Not For Sale
One might think that would put a damper on Eric's purchasing power but not so.  You see, he has a penchance for signage. His man cave is filled to the rafters with every kind of sign one might be able to imagine and I don't even want to know how they were acquired. This trip was no different than many others.  It all started at dinner in West Yellowstone, when we were seated under a porcelain Texaco sign in pretty decent condition.  While a sign perhaps doesn't exactly fit in one's pocket, it wouldn't be terribly difficult to pack; it simply goes on the bottom of everything else. Rule #2.  Items that can be easily packed may be considered for transport in Little Red.  Sadly, the sign was not for sale.  In case you're wondering, this type of sign in terrible condition can easily fetch $500CA.  I suspect the value of this sign would be at least $1,000CA. 

Montana Local Brews
When we arrived in Livingston, we stopped into a quaint little bar for dinner and, of course, there were signs representing some pretty interesting local brews.  It didn't take long before Eric was chatting up the staff about buying a sign. Good news! The owner should be around shortly and he could discuss potential purchases. Upon finishing our meal, when there was still no sign of the owner, the staff had a tip; down the street, there was an old pub which had many signs and who knows, they might be prepared to sell some of them.

Livingstone, Montana

Vegas Vickie
It was a cold and windy evening in Livingston but it was easy to see that this small Montana town oozes charm. Shopping is not my thing but lovely old structures sporting plenty of neon definitely is.  I just couldn't pass up the opportunity to photograph some of it.  For good reason, Eric's interest was waning; in an effort to divert his goal of returning to the motel, I suggested we stop into the recommended pub and see what there was to see.  He agreed, but only if we stayed long enough for him to warm up. Not a problem.  Well, didn't we have a lot to feast our eyes on! Upon entering, you are graced with the sight of Vegas Vickie.  While in Vegas, Vickie advertises the Girls of Glitter Gulch Strip Club.  While in Livingston she just likes to show of her legs with her high kicks.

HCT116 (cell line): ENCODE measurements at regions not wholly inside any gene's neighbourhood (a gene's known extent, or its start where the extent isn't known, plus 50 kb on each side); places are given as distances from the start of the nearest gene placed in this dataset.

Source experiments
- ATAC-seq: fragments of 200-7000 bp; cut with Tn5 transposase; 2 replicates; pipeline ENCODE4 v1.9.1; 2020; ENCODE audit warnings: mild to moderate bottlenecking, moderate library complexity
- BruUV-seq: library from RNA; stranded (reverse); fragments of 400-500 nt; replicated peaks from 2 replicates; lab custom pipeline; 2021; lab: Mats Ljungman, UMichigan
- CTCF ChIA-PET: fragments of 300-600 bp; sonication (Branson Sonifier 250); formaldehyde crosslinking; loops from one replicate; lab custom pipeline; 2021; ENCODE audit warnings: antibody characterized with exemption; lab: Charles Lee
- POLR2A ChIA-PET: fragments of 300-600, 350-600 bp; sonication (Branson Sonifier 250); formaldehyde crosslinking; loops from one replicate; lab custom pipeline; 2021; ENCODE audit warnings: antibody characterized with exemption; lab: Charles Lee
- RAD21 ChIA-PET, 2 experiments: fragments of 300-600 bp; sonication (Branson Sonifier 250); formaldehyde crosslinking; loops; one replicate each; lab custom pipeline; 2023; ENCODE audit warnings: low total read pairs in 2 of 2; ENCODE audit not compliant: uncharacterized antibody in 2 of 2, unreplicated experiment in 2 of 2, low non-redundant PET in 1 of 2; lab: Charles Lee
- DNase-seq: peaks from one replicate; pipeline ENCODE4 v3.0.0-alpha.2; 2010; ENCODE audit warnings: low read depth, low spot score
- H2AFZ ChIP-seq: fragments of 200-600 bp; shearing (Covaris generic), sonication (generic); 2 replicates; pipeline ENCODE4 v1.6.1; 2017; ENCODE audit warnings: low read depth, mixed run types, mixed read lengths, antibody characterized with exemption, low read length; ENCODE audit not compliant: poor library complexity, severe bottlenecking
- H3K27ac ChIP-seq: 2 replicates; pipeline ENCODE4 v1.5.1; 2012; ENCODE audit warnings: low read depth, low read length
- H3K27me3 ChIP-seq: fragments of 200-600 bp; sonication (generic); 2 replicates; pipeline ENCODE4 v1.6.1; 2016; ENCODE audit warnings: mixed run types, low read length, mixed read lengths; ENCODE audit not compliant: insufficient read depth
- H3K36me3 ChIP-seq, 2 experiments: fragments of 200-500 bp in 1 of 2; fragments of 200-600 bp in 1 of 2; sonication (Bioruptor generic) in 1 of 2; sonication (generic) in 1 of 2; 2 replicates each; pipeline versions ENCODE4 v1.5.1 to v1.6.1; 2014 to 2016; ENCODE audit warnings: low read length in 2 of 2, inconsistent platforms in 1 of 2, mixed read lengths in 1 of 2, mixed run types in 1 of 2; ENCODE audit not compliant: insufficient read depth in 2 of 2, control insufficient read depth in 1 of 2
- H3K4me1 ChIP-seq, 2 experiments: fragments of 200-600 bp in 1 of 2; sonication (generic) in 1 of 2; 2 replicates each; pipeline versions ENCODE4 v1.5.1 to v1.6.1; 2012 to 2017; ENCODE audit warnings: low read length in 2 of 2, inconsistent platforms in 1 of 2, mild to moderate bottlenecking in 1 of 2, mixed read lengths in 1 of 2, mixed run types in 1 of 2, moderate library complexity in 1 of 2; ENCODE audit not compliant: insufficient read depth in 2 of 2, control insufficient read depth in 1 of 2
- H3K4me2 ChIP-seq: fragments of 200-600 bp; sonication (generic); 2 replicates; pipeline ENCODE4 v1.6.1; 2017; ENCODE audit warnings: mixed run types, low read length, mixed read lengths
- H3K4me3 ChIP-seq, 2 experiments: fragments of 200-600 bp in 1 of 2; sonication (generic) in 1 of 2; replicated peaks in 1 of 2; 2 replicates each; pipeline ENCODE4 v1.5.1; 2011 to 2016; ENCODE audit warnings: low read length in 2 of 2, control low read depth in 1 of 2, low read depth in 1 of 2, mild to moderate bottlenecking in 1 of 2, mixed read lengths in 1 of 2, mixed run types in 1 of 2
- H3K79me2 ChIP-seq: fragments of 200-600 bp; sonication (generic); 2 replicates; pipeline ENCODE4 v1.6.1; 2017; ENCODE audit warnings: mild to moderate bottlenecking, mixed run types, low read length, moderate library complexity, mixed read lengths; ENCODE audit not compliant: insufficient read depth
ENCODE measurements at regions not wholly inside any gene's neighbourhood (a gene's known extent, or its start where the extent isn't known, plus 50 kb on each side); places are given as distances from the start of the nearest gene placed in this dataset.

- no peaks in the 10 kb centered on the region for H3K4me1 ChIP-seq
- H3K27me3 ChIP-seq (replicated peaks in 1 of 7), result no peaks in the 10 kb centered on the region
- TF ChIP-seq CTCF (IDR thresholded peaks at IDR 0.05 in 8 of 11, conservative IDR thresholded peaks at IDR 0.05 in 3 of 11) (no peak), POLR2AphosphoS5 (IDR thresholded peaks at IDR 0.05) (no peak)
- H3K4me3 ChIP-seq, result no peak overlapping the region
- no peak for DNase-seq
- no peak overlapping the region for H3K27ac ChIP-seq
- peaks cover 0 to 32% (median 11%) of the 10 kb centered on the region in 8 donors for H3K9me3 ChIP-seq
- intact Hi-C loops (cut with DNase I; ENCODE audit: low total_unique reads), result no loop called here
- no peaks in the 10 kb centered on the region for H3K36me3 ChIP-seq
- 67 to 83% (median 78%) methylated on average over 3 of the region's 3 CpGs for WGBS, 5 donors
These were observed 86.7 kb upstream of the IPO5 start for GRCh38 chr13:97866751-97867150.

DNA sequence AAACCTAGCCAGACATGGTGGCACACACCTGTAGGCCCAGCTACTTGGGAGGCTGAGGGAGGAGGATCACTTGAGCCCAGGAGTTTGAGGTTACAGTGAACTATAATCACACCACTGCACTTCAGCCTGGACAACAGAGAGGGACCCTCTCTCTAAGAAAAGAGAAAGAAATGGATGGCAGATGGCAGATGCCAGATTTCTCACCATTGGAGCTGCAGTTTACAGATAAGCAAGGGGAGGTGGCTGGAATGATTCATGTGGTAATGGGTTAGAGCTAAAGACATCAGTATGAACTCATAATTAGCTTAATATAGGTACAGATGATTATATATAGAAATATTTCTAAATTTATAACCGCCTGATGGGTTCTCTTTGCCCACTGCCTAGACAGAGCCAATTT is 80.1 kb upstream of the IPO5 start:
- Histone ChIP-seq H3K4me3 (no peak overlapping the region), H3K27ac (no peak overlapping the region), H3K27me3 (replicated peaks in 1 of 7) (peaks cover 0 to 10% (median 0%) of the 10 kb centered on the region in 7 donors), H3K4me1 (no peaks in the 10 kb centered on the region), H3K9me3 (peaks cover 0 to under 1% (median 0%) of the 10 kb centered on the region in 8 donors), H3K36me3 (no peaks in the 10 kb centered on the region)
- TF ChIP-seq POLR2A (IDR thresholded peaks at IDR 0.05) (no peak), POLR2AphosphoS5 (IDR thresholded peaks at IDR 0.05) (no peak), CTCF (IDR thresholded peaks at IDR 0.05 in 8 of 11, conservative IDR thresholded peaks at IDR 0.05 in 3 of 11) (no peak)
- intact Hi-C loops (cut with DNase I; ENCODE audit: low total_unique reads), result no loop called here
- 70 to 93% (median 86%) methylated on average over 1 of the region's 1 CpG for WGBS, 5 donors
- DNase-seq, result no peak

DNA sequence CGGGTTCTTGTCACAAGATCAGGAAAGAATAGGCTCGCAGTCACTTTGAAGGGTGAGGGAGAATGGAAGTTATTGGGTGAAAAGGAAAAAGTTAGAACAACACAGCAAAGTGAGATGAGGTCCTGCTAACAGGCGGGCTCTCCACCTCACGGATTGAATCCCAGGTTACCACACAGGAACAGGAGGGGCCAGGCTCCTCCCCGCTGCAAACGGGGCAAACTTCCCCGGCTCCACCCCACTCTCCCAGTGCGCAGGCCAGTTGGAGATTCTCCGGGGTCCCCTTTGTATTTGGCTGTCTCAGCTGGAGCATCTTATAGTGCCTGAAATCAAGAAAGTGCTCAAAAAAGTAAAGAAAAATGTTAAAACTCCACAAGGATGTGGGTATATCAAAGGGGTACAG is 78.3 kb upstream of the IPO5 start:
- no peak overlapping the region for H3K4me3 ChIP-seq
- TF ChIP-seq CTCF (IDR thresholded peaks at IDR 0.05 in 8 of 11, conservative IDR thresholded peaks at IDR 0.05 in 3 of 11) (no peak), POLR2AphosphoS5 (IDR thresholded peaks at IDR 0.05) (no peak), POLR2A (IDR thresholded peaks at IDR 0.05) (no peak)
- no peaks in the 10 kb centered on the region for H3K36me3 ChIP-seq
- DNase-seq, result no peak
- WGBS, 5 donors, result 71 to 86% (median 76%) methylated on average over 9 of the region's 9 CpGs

Signs, Signs, Everywhere!  Signs
When Eric once again expressed an interest in purchasing a particular sign to the staff, as  luck would have it, one of the owners of the pub was working that evening.  It wasn't long before were were ushered into a large back room where the owners had amassed all of the items they were looking to dispose of.  Eric thought he had died and gone to Heaven!  It was at this point that I began to seriously consider what the remaining 900km ride was going to be like for me.  It was then that I began to chant Rule #1, no purchases that can't fit in your pocket, as if it were a mantra.  While I wasn't intent on dimming Eric's excitement, I was determined to ensure myself a comfortable ride home. . . and not on a bus.

It was a mix of sadness, satisfaction and relief that we left Livingstone.  Sadness that Little Red was not even remotely capable of carrying all that treasure; satisfaction that, with precision packing, additional purchases were possible even though the items transcended Rules #1 and #2; and relief on my part that there was not even a hint that perhaps I should be taking a bus home.

Full Load
The opportunity to be out and about in Little Red is getting nearing the end for this calendar year.  Hopefully, we'll get some beautiful October weather and can squeeze in a little day trip between working and hunting.  Then it will be time to buff him up and tuck him into his blankets for his annual winter nap in the comfort of Eric's man cave.  

I wonder how Little Red would fair pulling a small trailer. . . . hmmm.